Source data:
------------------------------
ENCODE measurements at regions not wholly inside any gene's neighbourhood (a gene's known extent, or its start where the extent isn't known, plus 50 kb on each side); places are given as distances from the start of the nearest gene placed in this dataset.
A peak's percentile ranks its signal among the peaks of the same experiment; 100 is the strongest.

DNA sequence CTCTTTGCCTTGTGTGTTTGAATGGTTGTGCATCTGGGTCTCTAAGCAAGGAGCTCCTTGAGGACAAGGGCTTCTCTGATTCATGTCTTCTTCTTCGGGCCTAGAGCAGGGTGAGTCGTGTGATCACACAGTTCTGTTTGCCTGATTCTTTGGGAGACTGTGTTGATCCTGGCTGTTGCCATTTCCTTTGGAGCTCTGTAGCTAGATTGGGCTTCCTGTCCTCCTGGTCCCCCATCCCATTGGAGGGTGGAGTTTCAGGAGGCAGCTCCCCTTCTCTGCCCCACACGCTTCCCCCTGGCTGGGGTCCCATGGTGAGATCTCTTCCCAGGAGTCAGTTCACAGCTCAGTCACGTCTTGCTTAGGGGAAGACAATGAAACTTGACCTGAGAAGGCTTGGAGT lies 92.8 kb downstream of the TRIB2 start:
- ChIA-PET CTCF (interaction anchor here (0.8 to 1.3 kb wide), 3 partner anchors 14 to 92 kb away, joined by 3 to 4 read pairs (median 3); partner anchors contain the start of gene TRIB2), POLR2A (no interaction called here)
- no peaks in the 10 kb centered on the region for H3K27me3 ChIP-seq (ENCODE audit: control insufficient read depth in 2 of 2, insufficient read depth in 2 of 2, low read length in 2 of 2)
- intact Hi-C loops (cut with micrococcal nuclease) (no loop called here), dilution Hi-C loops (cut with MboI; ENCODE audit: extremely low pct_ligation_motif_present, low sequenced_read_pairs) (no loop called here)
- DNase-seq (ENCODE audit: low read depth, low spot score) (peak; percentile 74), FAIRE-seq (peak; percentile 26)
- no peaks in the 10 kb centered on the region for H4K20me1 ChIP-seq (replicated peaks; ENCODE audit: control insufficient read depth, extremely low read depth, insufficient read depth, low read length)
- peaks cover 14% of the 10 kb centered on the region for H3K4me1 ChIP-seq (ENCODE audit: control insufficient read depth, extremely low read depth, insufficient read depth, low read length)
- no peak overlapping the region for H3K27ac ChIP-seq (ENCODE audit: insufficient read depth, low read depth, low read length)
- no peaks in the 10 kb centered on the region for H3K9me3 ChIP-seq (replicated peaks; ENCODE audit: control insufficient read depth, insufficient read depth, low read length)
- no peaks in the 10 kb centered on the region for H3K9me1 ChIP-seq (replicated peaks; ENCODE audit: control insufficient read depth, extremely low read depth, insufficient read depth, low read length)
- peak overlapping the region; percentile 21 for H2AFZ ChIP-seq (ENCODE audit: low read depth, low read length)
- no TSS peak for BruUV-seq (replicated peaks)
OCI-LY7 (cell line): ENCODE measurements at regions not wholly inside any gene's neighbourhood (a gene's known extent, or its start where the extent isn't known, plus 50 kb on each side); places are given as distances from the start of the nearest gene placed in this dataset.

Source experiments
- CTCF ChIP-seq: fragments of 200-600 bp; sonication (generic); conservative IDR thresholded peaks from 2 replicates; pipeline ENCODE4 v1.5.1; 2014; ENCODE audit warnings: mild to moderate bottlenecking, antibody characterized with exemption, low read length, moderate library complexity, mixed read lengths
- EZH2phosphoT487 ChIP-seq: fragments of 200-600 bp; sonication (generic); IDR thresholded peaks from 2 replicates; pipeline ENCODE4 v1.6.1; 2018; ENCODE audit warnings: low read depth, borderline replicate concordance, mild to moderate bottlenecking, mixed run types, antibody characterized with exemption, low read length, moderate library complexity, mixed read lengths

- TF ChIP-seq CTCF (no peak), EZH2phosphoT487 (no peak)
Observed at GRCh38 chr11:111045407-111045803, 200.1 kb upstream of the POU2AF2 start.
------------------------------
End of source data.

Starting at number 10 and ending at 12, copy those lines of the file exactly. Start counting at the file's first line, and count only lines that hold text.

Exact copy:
- no peak overlapping the region for H3K27ac ChIP-seq (ENCODE audit: insufficient read depth, low read depth, low read length)
- no peaks in the 10 kb centered on the region for H3K9me3 ChIP-seq (replicated peaks; ENCODE audit: control insufficient read depth, insufficient read depth, low read length)
- no peaks in the 10 kb centered on the region for H3K9me1 ChIP-seq (replicated peaks; ENCODE audit: control insufficient read depth, extremely low read depth, insufficient read depth, low read length)